At 3.30pm on Friday last the bells of St Eunan’s Cathedral in Raphoe rang out 13 times, once for each of the 13 local men who died during the battle of the Somme.
One hundred years to the day, relatives of some of the fallen gathered for the unveiling of a new commemoration park bench on The Diamond to mark the occasion.
Hosted by the Ulster-Scots Agency large crowd gathered to recall the bloodiest chapter in World war 1 through art, song and verse.
Derek Reaney of the Ulster-Scots Agency said the occasion and the unveiling of the bench came about when they were approached by a group of Raphoe locals who expressed an interest in marking the historic centenary. Thanks to their efforts, a beautiful bench was commissioned to be placed in the town centre.
To honour the 13 who died in the Somme, the bells of St Eunan’s Cathedral rang out 13 times at Friday’s event. This was followed by a sounding of the last post and a piper's lament by Alan Goudie.
Guests were then treated to a beautiful version of one of the best known songs penned about the most bloody battle in history, The Green Fields of France, which was sung by Lucy Parke, who later also sang “The Fallen Poppy”.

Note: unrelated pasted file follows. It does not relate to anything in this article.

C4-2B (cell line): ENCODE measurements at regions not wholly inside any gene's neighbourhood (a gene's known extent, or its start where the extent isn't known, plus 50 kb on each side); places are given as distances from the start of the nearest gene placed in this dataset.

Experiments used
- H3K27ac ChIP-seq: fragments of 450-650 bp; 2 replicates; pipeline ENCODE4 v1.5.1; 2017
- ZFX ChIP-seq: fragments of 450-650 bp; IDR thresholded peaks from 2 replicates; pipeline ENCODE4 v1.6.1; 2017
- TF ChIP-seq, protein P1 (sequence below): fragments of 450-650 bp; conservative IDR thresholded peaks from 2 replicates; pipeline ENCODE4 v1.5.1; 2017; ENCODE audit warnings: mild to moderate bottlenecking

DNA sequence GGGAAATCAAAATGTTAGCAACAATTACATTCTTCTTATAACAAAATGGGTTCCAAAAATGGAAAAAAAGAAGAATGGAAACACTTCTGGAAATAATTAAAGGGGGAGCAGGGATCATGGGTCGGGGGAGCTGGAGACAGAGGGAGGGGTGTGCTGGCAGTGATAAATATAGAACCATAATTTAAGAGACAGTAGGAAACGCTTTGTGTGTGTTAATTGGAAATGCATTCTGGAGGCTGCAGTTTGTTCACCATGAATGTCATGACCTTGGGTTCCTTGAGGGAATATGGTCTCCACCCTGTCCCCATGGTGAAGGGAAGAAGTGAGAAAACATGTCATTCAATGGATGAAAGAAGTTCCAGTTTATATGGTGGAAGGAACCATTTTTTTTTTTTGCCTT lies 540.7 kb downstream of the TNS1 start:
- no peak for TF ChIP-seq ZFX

The bench was unveiled by Directors of the Ulster-Scots Agency, Val O’Kelly and Ida Fisher, along with Cathaoirleach of Donegal County Council, Cllr Terence Slowey.
Cllr Slowey said it was important to remember those who had been “airbrushed out for many years”.
Local councillor, Frank McBrearty, was also thanked for his efforts in helping the project.
Gary Blair then read the poem “The lad” by WF Marshall, and Derek Reaney read “The Aftermath” by Siegfried Sasson.
Pictured: Gary Blair, Ulster Scots Agency, Alex Freen, organising committee, Ide Fisher Director Ulster Scots Agency, Cllr. Terence Slowey Chairman Donegal CoCo, Sean McClafferty, organising committee, Val O'Kelly Director Ulster Scots Agency and Derek Reany Development Officer Ulster Scots Agencye. PHOTOS: Thomas Gallagher